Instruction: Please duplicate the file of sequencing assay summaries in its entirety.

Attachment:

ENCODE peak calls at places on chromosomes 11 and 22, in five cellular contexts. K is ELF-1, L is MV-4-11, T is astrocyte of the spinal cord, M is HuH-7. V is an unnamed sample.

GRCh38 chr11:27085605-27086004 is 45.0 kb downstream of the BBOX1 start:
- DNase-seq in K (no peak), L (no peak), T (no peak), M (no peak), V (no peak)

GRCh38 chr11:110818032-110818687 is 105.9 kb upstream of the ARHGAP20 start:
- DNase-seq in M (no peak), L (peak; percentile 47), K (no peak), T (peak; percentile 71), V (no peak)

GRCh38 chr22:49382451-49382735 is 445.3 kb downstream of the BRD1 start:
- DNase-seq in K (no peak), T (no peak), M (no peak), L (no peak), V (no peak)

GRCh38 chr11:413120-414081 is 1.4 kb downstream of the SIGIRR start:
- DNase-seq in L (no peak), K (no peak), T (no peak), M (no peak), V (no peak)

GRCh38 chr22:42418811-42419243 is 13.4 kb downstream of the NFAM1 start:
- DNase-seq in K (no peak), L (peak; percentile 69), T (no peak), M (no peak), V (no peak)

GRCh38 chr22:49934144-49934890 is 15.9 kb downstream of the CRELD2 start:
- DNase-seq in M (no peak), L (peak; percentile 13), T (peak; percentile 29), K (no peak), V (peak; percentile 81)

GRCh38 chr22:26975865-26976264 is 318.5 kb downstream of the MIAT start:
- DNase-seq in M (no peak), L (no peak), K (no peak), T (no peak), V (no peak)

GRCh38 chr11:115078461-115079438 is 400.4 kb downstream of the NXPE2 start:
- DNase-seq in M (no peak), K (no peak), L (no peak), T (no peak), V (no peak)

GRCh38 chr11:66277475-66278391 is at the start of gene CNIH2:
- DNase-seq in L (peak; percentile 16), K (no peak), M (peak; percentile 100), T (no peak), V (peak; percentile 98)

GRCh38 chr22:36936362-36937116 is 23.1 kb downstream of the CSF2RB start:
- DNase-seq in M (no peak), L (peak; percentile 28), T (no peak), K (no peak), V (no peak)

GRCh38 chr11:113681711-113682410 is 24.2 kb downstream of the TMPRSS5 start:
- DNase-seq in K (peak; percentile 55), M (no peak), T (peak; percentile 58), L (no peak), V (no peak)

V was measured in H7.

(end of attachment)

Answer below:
ENCODE peak calls at places on chromosomes 11 and 22, in five cellular contexts. K is ELF-1, L is MV-4-11, T is astrocyte of the spinal cord, M is HuH-7. V is an unnamed sample.

GRCh38 chr11:27085605-27086004 is 45.0 kb downstream of the BBOX1 start:
- DNase-seq in K (no peak), L (no peak), T (no peak), M (no peak), V (no peak)

GRCh38 chr11:110818032-110818687 is 105.9 kb upstream of the ARHGAP20 start:
- DNase-seq in M (no peak), L (peak; percentile 47), K (no peak), T (peak; percentile 71), V (no peak)

GRCh38 chr22:49382451-49382735 is 445.3 kb downstream of the BRD1 start:
- DNase-seq in K (no peak), T (no peak), M (no peak), L (no peak), V (no peak)

GRCh38 chr11:413120-414081 is 1.4 kb downstream of the SIGIRR start:
- DNase-seq in L (no peak), K (no peak), T (no peak), M (no peak), V (no peak)

GRCh38 chr22:42418811-42419243 is 13.4 kb downstream of the NFAM1 start:
- DNase-seq in K (no peak), L (peak; percentile 69), T (no peak), M (no peak), V (no peak)

GRCh38 chr22:49934144-49934890 is 15.9 kb downstream of the CRELD2 start:
- DNase-seq in M (no peak), L (peak; percentile 13), T (peak; percentile 29), K (no peak), V (peak; percentile 81)

GRCh38 chr22:26975865-26976264 is 318.5 kb downstream of the MIAT start:
- DNase-seq in M (no peak), L (no peak), K (no peak), T (no peak), V (no peak)

GRCh38 chr11:115078461-115079438 is 400.4 kb downstream of the NXPE2 start:
- DNase-seq in M (no peak), K (no peak), L (no peak), T (no peak), V (no peak)

GRCh38 chr11:66277475-66278391 is at the start of gene CNIH2:
- DNase-seq in L (peak; percentile 16), K (no peak), M (peak; percentile 100), T (no peak), V (peak; percentile 98)

GRCh38 chr22:36936362-36937116 is 23.1 kb downstream of the CSF2RB start:
- DNase-seq in M (no peak), L (peak; percentile 28), T (no peak), K (no peak), V (no peak)

GRCh38 chr11:113681711-113682410 is 24.2 kb downstream of the TMPRSS5 start:
- DNase-seq in K (peak; percentile 55), M (no peak), T (peak; percentile 58), L (no peak), V (no peak)

V was measured in H7.